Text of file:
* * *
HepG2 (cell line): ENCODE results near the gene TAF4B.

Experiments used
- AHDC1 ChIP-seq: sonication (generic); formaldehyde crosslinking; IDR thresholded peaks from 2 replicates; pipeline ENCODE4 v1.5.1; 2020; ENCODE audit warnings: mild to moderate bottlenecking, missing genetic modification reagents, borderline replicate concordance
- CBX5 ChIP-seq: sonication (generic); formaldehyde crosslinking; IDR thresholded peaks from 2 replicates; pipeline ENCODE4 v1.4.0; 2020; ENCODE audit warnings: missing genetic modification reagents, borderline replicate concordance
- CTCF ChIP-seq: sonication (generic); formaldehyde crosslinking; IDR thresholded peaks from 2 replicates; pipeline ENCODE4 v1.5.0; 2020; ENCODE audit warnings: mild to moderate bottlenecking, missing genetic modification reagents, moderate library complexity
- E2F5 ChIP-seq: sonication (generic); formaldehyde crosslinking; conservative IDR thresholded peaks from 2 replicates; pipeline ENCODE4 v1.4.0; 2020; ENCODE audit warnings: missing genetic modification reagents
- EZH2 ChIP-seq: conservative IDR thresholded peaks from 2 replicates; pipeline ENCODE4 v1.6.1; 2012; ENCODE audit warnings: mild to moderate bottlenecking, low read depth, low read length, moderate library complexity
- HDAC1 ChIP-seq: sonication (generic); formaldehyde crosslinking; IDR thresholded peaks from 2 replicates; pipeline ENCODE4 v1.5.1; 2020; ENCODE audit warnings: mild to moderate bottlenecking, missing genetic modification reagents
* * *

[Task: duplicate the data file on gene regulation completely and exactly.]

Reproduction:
HepG2 (cell line): ENCODE results near the gene TAF4B.

Experiments used
- AHDC1 ChIP-seq: sonication (generic); formaldehyde crosslinking; IDR thresholded peaks from 2 replicates; pipeline ENCODE4 v1.5.1; 2020; ENCODE audit warnings: mild to moderate bottlenecking, missing genetic modification reagents, borderline replicate concordance
- CBX5 ChIP-seq: sonication (generic); formaldehyde crosslinking; IDR thresholded peaks from 2 replicates; pipeline ENCODE4 v1.4.0; 2020; ENCODE audit warnings: missing genetic modification reagents, borderline replicate concordance
- CTCF ChIP-seq: sonication (generic); formaldehyde crosslinking; IDR thresholded peaks from 2 replicates; pipeline ENCODE4 v1.5.0; 2020; ENCODE audit warnings: mild to moderate bottlenecking, missing genetic modification reagents, moderate library complexity
- E2F5 ChIP-seq: sonication (generic); formaldehyde crosslinking; conservative IDR thresholded peaks from 2 replicates; pipeline ENCODE4 v1.4.0; 2020; ENCODE audit warnings: missing genetic modification reagents
- EZH2 ChIP-seq: conservative IDR thresholded peaks from 2 replicates; pipeline ENCODE4 v1.6.1; 2012; ENCODE audit warnings: mild to moderate bottlenecking, low read depth, low read length, moderate library complexity
- HDAC1 ChIP-seq: sonication (generic); formaldehyde crosslinking; IDR thresholded peaks from 2 replicates; pipeline ENCODE4 v1.5.1; 2020; ENCODE audit warnings: mild to moderate bottlenecking, missing genetic modification reagents